Chrisette Michele - Epiphany (2009)

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    Sweet, yet street, with jazz-laden undertones and a kiss of the boom-bap and old-school soul---if it sounds impossible to conceptualize in just one artist, then you haven't heard Chrisette Michele yet.  

    The Grammy-Award-winning Long Island, NY. Native -- who was signed on the spot by Island Def Jam's Chairman Antonio "L.A." Reid in 2006 and mentored by none other than its then-label president, Jay-Z -- wasn't content to waste her angelic voice on clichéd R&B joints; she wrote hooks and laced her vocals on tracks from heavy-hitters like Jigga, Nas, The Roots and even Ghostface Killah, earning hit singles along the way from her 2007 debut, I Am ("Love is You," "If I Had My Way," "Be Ok"). More cohesive, but with just as much eloquence and emotional honesty as her debut, Epiphany combines Ms. Michele's talents with writing and production work by Ne-Yo, Chuck Harmony, and Rodney Jerkins (to name a few), adding layers to, rather than detracting from, her growth as an artist and as a woman.

    For fans who are looking for the breathless, adoring ingénue who existed on I Am, they might be a bit taken aback. Her first single, the title track, has a rhythm that mimics teardrops as she lists a litany of lies and misdeeds to her lover and tells him that she's on her way out: "No more wonderin' about whatcha' been doin' or where you've been sleepin,' I'm leavin.'" Then there's the mellow, yet moody "Blame It On Me," where she's willing to be portrayed as the villainess just to be free of a toxic relationship. A man who's mistaken Chrisette for empty-headed arm candy gets read the riot act with "Porcelain Doll," and the deceptively upbeat "Another One" finds her practically telling a man "to the left, to the left" and that she's looking for better prospects elsewhere, thank you very much.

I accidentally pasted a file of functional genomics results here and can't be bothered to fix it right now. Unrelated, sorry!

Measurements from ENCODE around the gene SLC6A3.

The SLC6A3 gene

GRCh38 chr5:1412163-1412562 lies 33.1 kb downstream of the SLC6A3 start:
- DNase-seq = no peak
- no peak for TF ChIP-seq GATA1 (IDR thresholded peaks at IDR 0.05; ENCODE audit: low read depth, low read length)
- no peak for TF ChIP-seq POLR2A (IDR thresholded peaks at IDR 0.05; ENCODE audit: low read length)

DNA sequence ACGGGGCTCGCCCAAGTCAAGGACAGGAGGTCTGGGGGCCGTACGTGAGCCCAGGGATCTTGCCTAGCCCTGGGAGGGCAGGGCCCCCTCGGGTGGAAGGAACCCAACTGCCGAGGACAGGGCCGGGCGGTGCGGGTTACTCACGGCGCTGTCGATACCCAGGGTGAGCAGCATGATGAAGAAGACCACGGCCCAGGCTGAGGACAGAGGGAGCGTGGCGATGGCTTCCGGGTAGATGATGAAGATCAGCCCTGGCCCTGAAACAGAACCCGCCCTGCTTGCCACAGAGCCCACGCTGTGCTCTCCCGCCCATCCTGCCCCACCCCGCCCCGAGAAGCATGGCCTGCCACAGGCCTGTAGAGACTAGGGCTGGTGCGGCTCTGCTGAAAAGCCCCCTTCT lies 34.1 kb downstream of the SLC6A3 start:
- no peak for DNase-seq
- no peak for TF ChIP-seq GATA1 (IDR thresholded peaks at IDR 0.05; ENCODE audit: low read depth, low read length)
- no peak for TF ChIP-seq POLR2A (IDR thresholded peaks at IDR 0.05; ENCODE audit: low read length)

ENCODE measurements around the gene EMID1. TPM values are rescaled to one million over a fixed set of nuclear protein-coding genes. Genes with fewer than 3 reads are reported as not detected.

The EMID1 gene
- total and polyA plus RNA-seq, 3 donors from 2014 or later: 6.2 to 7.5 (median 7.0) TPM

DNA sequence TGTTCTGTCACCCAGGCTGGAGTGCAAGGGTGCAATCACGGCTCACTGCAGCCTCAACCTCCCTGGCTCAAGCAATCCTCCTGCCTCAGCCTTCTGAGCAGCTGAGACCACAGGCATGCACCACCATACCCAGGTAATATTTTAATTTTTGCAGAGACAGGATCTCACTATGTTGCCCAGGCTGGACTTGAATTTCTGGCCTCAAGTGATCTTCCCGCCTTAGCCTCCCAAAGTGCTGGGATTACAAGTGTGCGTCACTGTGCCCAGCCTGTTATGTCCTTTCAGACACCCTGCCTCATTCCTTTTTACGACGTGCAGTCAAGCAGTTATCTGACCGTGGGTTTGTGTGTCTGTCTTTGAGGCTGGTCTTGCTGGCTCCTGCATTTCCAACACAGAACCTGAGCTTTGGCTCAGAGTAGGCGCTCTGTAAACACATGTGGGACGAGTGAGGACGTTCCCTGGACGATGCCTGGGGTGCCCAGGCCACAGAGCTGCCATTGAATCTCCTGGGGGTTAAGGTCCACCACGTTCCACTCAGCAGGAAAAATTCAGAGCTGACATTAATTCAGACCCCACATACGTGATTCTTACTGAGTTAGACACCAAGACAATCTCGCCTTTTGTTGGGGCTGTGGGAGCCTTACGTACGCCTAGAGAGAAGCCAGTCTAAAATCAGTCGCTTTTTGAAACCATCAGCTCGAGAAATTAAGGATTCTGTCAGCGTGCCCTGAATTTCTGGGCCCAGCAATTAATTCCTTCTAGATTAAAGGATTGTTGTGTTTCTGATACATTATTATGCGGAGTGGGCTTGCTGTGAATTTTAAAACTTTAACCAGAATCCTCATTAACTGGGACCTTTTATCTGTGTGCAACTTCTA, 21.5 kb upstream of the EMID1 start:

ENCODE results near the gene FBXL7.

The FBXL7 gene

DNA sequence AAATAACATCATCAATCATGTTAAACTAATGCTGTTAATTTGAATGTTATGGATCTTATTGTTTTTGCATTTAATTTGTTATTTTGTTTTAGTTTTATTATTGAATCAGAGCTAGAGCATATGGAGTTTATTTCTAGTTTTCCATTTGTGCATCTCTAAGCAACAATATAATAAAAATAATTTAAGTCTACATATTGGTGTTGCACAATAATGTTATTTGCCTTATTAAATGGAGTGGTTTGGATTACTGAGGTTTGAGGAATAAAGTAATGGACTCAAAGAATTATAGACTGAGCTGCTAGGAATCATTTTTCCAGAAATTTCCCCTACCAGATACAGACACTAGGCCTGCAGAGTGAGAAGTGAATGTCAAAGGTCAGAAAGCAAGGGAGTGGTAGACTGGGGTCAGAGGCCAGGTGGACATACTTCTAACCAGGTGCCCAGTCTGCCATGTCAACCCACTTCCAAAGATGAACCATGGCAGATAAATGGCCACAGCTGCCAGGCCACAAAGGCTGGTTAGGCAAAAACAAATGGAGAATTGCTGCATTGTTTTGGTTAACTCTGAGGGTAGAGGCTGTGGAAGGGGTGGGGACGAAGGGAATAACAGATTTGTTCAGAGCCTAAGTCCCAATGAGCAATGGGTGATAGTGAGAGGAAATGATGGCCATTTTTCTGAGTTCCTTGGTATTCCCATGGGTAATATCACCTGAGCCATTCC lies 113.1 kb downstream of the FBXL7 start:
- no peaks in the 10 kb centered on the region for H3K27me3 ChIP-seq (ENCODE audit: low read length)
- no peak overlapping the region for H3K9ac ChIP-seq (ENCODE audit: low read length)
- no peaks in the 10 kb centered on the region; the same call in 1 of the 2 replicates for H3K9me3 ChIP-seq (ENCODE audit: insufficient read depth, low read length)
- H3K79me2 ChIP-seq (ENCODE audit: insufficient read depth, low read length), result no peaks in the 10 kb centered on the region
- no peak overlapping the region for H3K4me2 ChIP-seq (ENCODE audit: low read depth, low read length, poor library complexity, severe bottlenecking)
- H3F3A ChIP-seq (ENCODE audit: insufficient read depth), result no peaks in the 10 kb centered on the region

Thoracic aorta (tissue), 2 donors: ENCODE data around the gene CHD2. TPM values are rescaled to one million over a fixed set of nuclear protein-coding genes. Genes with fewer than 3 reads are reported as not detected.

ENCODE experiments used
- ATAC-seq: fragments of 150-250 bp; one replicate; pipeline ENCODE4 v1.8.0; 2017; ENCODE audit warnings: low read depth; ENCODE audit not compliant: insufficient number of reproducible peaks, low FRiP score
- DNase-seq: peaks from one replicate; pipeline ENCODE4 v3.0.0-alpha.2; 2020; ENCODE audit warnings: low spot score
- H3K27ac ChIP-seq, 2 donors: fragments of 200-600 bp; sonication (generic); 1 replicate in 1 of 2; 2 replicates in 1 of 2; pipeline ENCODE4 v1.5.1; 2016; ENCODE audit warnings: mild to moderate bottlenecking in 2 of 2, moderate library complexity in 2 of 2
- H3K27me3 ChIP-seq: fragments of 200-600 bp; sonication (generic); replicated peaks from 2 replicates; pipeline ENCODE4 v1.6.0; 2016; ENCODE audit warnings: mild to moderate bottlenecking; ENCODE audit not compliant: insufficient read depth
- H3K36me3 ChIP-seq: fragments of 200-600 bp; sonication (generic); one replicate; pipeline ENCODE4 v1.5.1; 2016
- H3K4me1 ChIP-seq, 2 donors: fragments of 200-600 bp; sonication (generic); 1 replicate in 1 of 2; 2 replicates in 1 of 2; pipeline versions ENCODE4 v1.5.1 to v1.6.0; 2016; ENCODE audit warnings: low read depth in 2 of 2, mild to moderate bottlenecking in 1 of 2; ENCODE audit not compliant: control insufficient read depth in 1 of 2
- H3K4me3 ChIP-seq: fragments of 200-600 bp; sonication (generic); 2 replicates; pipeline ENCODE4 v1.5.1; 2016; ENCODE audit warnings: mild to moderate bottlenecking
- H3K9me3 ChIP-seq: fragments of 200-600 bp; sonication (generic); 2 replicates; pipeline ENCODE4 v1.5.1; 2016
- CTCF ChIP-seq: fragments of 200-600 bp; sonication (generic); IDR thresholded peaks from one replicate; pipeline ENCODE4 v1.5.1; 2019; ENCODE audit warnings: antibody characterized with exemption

What's also a newly unveiled strength is Chrisette's apparent willingness to take her heart's destiny into her own hands: "Fragile" is about being incredibly vulnerable to the one she wants and begging not to be refused, and "Playing Our Song" is an up-tempo lamentation of how every note of a once-beloved jam is throwing daggers instead of soothing her soul. The closest she comes to hip-hop here, "Mr. Right," simultaneously acknowledges her thorny edges while proclaiming her star-struck devotion, and her airy duet with Ne-Yo, "What You Do," is an undulating challenge to come correct, or not at all: "I don't want to be mean, but when it comes to this love, saying it just ain't enough."

    Ms. Michele's Epiphany does more than transcend the dreaded ‘sophomore jinx'---the collection returns soulful sophistication to the airwaves and will continue to raise the bar for Chrisette and her peers for years to come.

    By Melody Charles